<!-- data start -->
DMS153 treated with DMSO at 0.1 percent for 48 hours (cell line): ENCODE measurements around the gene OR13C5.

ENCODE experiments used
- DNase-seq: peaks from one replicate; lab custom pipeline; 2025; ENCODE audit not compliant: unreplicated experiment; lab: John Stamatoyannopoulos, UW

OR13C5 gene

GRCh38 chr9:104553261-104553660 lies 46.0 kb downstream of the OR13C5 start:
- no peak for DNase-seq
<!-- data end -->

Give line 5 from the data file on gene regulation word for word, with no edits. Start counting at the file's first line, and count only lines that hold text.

GRCh38 chr9:104553261-104553660 lies 46.0 kb downstream of the OR13C5 start: